Cultured chicken has just been cleared for commercial sale in Singapore. However, will it clear the Asian mum test? Asian recipes are another test that the lab-grown chicken by Eat Just Inc would have to clear when they start their commercial sales in Singapore.
Cultured meat, also known as lab-grown meat and cell-based meat, is made in laboratories using animal cells. This is a no-kill method of producing meat without harming any animals and is also good for the environment. According to the Straits Times, lab-grown meat is a key alternative protein of the future in Singapore.
Singapore is currently boosting efforts in food-related research with a goal with have 30% of Singapore’s nutritional needs to be locally produced by 2030. This means we can look forward to more cultured meat options and home-grown vegetables in the future.
It is not confirmed yet when the cultured chicken will be sold in Singapore. There are talks about the cultured chicken being used in “chicken bites” or nuggets that will be launch later.
Being Singaporeans, we have prepared a series of recipes to test out the cultured chicken. Are we ready to switch to cultured chicken?
This is a well-loved dish by Singaporeans and the easiest to cook. With the first product most likely being chicken bites, you can test how the fried culture chicken bites will hold with the sauce.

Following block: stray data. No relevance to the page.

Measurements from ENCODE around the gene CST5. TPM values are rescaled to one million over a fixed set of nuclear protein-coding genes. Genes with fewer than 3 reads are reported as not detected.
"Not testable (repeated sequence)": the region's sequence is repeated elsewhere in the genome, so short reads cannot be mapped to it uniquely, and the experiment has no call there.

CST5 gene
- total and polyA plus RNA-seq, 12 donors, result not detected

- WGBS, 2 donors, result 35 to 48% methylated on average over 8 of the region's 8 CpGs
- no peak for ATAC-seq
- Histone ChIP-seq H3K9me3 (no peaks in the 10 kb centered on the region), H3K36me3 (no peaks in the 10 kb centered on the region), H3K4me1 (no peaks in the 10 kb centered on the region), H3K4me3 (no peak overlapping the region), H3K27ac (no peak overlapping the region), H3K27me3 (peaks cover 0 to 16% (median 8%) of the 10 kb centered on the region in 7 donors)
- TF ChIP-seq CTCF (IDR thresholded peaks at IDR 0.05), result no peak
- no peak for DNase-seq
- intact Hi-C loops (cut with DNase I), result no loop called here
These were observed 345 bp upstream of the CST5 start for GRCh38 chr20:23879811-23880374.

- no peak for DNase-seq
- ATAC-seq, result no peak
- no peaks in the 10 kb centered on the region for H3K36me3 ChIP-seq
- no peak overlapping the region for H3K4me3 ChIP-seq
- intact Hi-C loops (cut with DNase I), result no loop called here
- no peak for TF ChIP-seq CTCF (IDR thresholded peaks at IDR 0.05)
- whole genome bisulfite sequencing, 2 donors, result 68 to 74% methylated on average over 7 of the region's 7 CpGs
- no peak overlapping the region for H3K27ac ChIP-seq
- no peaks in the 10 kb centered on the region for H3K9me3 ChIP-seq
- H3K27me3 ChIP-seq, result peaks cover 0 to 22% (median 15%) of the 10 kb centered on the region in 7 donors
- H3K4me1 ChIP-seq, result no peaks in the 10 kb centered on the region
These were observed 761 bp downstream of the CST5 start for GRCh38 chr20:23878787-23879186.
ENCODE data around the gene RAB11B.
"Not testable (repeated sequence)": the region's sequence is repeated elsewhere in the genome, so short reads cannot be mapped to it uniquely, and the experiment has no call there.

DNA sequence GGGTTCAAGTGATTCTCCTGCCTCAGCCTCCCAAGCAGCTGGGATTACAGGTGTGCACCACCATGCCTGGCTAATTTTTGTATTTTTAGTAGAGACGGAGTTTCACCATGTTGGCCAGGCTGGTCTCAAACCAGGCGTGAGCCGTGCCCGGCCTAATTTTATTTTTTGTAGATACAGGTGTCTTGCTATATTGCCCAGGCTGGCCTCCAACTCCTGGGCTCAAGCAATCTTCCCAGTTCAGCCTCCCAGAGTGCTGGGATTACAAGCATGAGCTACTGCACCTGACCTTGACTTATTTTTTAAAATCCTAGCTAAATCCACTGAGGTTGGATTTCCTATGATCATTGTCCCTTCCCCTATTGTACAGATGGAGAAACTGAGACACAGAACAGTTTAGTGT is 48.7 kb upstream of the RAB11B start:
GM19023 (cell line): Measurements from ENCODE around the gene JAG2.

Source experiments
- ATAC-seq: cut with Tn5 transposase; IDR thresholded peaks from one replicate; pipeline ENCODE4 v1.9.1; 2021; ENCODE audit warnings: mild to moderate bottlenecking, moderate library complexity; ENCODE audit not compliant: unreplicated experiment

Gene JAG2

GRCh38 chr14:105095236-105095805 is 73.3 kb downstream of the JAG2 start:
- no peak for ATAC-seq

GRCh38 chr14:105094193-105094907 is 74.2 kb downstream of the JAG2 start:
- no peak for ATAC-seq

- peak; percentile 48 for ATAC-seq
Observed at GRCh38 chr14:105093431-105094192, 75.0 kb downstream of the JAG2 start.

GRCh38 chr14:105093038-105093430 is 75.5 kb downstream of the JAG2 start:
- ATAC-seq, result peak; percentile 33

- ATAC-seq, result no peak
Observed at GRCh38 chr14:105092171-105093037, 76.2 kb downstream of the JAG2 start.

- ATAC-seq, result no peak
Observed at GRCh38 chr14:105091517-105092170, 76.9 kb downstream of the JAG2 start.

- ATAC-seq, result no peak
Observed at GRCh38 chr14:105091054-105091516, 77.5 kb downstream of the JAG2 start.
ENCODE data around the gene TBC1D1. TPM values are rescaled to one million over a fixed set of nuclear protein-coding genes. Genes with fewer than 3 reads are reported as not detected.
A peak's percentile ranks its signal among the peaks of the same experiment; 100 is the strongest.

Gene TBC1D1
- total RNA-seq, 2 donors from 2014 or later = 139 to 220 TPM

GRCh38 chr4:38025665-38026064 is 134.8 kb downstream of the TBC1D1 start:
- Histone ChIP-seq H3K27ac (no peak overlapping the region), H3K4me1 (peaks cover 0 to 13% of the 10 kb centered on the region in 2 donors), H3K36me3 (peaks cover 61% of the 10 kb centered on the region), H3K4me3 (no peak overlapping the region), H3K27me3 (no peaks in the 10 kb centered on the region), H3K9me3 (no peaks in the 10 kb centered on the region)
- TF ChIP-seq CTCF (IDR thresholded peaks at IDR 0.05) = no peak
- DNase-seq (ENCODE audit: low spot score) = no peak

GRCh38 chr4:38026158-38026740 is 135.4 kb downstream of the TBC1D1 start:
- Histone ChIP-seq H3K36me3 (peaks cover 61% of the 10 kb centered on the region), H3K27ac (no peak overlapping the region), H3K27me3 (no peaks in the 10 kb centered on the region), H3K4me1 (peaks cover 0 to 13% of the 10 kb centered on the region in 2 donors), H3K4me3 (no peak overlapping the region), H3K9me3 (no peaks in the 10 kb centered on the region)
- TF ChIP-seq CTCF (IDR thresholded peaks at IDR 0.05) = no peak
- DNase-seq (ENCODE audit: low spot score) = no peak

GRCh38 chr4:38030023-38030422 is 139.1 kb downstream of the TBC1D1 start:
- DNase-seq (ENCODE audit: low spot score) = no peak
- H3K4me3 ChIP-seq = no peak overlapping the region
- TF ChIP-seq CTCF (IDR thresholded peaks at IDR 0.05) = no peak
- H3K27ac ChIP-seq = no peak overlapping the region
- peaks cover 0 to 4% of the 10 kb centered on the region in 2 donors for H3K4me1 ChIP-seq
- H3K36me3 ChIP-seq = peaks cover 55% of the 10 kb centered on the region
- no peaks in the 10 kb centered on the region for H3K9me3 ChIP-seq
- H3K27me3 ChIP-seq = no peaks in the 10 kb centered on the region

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Every race in Singapore has a version of curry. This dish will test the diversity of the lab-grown chicken and how well it soaks in all the delicious curry flavours from the different curry recipes.
Rendang is a dish to see how long the cultured chicken can last after it is cook. If cooked right, dried rendang can last up to a week with proper storage. It also requires the meat to be slow-cooked for long hours with constant stirring. This would be a tough test.
Make your rendang with Dancing Chef Padang Rendang Paste if you want a quick and easy way to try the recipe.
This is a dish you can find in many hawker centres. It is a dish that could determine if the cultured chicken may one day be widely sold everywhere in Singapore. It will test how well the lab-grown chicken meat can marinate in the char siu sauce and holds its taste after being roasted.
These recipes are a great test to see if Singaporeans can easily convert to a future with cultured meat. If it passes the test for every recipe, it will mean that cultured chicken could easily be included in every Singaporean diet. For now, we have to wait for the arrival of the lab-grown chicken!